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Bible Insights

Along Came Folly

The word “folly” occurs 23 times in Proverbs and only 16 times in the rest of the Bible. The dictionary defines folly as “a lack of good sense, understanding, or foresight; an act of foolishness; or a costly undertaking having an absurd or ruinous outcome.”

I think that is exactly what Solomon had in mind as he advised against folly.

Over half of Proverbs’ verses that include “folly,” also pair it with the word “fool.” That gives the perspective that folly is foolishness.

Also, just like the word “simple,” “folly” is often contrasted with being “prudent.” This implies that prudence is the prescription for folly.

Interestingly, in one instance, Solomon personifies “folly” as a woman who is loud, undisciplined, and without knowledge. That is a most effective metaphor, explaining why folly is to be avoided.

Of course, there are the simple who may desire a woman like Folly, but that just wouldn’t be prudent—and Solomon repeated cautions against liaisons of that nature.

[23 occurrences of folly in Proverbs]

Peter DeHaan writes about biblical Christianity to confront status quo religion and live a life that matters. He seeks a fresh approach to following Jesus through the lens of Scripture, without the baggage of made-up traditions and meaningless practices. Read more in his books, blog, and weekly email updates.

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Bible Insights

Sometimes Simple Isn’t Better

The word “simple” is found 14 times in Proverbs and only six other times in the entire Bible. The dictionary defines a simple person as a “simpleton” or a “fool.”

However, the way “simple” is used in Proverbs seems to go beyond merely being a fool or a simpleton (that is, lacking common sense), but carries with it a lack of moral and ethical character.

Looking at these 14 occurrences reveals some reoccurring themes as someone who is foolish, who lacks understanding, judgment, knowledge, or wisdom, who is wayward, and who needs to be prudent.

In fact, half of the verses in Proverbs that mention “simple,” also mention “prudent” or “prudence,” presenting it as a contrast to the “simple” or something that the “simple” should seek.

Fortunately, being simple is not an unchangeable condition, but a trait that can—and should be—overcome. The adages contained in the book of Proverbs are a good place to start.

[Mentions of “simple” in Proverbs]

Peter DeHaan writes about biblical Christianity to confront status quo religion and live a life that matters. He seeks a fresh approach to following Jesus through the lens of Scripture, without the baggage of made-up traditions and meaningless practices. Read more in his books, blog, and weekly email updates.

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Bible Insights

Don’t Be a Sluggard, Be Prudent

In contrast to the sluggard, is the prudent person. The word “prudent” also predominates the book of Proverbs with 10 appearances, contrasted to only two in the rest of the Bible.

“Prudent” means “wise in handling practical matters; exercising good judgment or common sense; careful in regard to one’s own interests or conduct.” It seems that in many ways being prudent is the opposite of—and therefore the desired alternative to—being a sluggard.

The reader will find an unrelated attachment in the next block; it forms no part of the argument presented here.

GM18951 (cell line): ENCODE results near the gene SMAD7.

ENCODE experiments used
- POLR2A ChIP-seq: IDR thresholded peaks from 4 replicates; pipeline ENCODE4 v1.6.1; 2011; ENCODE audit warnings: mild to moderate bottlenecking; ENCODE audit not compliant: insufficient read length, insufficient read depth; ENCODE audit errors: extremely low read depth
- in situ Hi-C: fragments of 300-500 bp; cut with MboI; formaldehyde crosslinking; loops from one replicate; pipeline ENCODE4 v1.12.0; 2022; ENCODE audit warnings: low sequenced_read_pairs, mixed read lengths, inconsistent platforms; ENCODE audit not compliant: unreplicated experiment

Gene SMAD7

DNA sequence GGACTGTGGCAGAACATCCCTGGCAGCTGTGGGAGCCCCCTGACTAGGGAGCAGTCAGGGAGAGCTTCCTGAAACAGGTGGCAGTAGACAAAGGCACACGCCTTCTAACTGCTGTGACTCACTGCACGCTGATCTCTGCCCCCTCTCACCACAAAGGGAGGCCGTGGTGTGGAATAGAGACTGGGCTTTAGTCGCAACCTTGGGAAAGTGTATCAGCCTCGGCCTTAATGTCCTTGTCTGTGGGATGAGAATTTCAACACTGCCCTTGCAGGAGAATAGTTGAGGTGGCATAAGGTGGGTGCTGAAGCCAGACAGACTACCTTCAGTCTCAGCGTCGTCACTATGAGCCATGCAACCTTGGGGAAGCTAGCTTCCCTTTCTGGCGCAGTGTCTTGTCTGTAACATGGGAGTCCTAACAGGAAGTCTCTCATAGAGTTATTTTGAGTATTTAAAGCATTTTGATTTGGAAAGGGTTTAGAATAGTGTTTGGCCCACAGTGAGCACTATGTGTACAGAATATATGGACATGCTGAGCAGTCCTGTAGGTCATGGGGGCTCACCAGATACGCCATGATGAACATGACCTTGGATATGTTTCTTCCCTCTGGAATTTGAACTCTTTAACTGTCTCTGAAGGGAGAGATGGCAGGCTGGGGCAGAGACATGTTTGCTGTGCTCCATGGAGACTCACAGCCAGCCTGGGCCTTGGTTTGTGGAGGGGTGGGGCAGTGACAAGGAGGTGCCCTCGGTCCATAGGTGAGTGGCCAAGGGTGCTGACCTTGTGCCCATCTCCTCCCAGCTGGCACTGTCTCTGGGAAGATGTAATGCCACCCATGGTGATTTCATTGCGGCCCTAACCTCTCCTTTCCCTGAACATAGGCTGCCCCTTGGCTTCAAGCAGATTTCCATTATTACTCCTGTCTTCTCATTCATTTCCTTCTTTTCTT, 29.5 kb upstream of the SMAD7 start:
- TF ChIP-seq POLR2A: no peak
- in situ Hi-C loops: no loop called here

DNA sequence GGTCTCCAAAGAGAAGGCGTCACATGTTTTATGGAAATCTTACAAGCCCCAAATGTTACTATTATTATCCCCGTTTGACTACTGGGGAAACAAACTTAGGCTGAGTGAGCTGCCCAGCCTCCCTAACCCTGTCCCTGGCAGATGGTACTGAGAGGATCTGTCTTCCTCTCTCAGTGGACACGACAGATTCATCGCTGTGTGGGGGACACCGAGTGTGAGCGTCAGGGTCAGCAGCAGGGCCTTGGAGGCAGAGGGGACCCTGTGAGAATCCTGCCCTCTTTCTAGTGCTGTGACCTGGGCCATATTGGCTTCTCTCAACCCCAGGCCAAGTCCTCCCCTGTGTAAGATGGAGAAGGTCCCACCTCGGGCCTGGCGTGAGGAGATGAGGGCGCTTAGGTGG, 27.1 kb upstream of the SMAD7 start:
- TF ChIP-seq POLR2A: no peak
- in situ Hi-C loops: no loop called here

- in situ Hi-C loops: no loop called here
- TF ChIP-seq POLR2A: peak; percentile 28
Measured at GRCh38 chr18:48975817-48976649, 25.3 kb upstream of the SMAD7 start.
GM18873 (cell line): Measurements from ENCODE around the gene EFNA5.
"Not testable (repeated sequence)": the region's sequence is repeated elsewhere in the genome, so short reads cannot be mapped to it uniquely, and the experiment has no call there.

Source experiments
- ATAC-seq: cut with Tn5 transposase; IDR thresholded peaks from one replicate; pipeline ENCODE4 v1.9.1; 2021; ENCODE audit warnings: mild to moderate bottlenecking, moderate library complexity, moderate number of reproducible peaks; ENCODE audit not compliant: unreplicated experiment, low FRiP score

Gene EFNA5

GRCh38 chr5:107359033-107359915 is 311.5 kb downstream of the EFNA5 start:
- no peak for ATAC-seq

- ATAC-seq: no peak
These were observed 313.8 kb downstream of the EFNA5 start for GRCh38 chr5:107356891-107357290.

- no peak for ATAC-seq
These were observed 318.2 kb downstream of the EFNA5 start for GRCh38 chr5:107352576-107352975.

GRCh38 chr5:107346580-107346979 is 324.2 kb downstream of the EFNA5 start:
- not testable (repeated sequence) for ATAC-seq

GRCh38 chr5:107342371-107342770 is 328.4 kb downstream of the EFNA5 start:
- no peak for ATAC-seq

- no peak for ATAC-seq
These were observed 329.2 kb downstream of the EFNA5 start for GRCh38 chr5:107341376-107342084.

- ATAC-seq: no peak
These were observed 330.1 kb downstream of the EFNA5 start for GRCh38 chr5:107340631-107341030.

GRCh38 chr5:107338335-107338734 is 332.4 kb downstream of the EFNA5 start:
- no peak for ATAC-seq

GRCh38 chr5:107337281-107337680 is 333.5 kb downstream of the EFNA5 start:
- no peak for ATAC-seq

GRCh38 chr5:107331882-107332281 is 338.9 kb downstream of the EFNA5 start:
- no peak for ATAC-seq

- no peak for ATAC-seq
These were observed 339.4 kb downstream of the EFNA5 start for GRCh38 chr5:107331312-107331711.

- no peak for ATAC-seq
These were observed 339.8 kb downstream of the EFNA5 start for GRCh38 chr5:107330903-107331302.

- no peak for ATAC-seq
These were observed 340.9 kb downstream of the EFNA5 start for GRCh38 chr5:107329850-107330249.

Interestingly, half of the mentions of “prudent” specifically reference the male half of the population (“prudent man”), with only one to the female side (“prudent wife”—she is a gift from God). The remaining mentions are directed to all people.

Based on this disparity in gender mentions, one might assume that being prudent is a bigger issue for men than women—but that conclusion might not be prudent.

The reality is that most everyone can improve in this area, that is, to be more prudent. Plus, it is easier (albeit shortsighted) to be a sluggard than prudent.

[Read more about prudent in the Bible.]

Peter DeHaan writes about biblical Christianity to confront status quo religion and live a life that matters. He seeks a fresh approach to following Jesus through the lens of Scripture, without the baggage of made-up traditions and meaningless practices. Read more in his books, blog, and weekly email updates.

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Bible Insights

Recurring Words from Proverbs

There are several words that appear with disproportionate frequency in the book of Proverbs—and with minimal representation in the rest of the Bible. They are:

  • Sluggard occurs 14 times in Proverbs and nowhere else in the Bible.
  • Prudent occurs 10 times in Proverbs and only twice elsewhere.
  • Simple is found 14 times in Proverbs and only six other times in the entire Bible.
  • Folly occurs 23 times in Proverbs and 16 times in the rest of the Bible.
  • Quarrelsome occurs 6 times in Proverbs and only one other time in the rest of the Bible.
  • Adulteress is mentioned 7 times in Proverbs and only 5 times elsewhere in the Bible.

Plus, there are some additional words that appear with surprising regularity in Proverbs:

  • Wisdom occurs 54 times in proverbs.
  • Path and paths are mentioned 29 times in Proverbs.

In upcoming posts, we will look at each of these words.

[The 1984 NIV version of the Bible was used in determining the number of occurrences.]

Peter DeHaan writes about biblical Christianity to confront status quo religion and live a life that matters. He seeks a fresh approach to following Jesus through the lens of Scripture, without the baggage of made-up traditions and meaningless practices. Read more in his books, blog, and weekly email updates.